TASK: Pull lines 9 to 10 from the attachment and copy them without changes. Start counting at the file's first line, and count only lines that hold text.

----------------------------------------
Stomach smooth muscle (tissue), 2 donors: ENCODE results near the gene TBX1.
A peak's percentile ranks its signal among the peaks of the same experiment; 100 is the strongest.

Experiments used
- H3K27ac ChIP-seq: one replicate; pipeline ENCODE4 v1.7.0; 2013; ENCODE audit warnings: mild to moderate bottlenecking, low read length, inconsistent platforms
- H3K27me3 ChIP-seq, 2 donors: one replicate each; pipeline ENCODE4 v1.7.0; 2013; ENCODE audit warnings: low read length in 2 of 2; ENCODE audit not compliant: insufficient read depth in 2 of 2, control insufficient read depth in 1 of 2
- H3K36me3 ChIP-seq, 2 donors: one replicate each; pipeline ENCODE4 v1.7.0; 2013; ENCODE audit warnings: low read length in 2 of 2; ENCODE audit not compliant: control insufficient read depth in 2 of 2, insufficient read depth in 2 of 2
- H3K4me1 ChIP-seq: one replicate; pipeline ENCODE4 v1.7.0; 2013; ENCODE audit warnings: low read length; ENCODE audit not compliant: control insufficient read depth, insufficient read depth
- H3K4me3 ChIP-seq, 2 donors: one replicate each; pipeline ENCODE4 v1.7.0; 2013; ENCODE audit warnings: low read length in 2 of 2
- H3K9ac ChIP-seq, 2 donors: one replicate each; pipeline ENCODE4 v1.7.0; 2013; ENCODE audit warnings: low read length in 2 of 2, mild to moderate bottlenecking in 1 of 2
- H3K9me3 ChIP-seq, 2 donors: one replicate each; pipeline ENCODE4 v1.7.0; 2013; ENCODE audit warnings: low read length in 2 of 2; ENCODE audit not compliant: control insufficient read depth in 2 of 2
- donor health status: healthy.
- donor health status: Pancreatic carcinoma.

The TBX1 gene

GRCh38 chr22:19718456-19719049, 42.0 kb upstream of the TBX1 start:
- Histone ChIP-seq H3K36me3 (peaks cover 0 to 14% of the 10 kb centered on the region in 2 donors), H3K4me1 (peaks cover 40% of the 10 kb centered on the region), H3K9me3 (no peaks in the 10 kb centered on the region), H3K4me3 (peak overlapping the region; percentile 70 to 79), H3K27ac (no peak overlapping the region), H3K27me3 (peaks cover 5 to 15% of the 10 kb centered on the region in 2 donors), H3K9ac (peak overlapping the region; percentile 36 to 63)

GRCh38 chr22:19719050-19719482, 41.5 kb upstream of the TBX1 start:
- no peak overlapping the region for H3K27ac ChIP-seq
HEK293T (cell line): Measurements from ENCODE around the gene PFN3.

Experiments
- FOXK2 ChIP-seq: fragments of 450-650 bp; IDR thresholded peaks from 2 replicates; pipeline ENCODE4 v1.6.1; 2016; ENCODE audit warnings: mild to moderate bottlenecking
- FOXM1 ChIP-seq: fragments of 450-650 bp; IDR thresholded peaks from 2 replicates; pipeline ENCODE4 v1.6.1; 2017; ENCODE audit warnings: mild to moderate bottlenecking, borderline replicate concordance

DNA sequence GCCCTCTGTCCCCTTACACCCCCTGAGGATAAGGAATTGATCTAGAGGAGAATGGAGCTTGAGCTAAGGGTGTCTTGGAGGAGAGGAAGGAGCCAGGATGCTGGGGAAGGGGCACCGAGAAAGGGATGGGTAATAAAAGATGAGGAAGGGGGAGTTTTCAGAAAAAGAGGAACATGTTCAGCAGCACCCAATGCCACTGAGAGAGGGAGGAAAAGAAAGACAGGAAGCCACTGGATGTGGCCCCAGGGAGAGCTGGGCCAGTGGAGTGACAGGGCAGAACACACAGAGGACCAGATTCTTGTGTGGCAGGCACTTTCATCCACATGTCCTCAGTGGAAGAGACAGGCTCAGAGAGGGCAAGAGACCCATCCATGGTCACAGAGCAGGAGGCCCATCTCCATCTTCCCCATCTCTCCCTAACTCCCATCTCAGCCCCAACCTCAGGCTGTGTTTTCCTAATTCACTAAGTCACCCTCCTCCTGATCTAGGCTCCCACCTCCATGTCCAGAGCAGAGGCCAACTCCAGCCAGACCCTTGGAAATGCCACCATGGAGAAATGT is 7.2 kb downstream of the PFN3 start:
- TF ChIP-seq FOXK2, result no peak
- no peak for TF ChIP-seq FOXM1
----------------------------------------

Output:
- H3K9ac ChIP-seq, 2 donors: one replicate each; pipeline ENCODE4 v1.7.0; 2013; ENCODE audit warnings: low read length in 2 of 2, mild to moderate bottlenecking in 1 of 2
- H3K9me3 ChIP-seq, 2 donors: one replicate each; pipeline ENCODE4 v1.7.0; 2013; ENCODE audit warnings: low read length in 2 of 2; ENCODE audit not compliant: control insufficient read depth in 2 of 2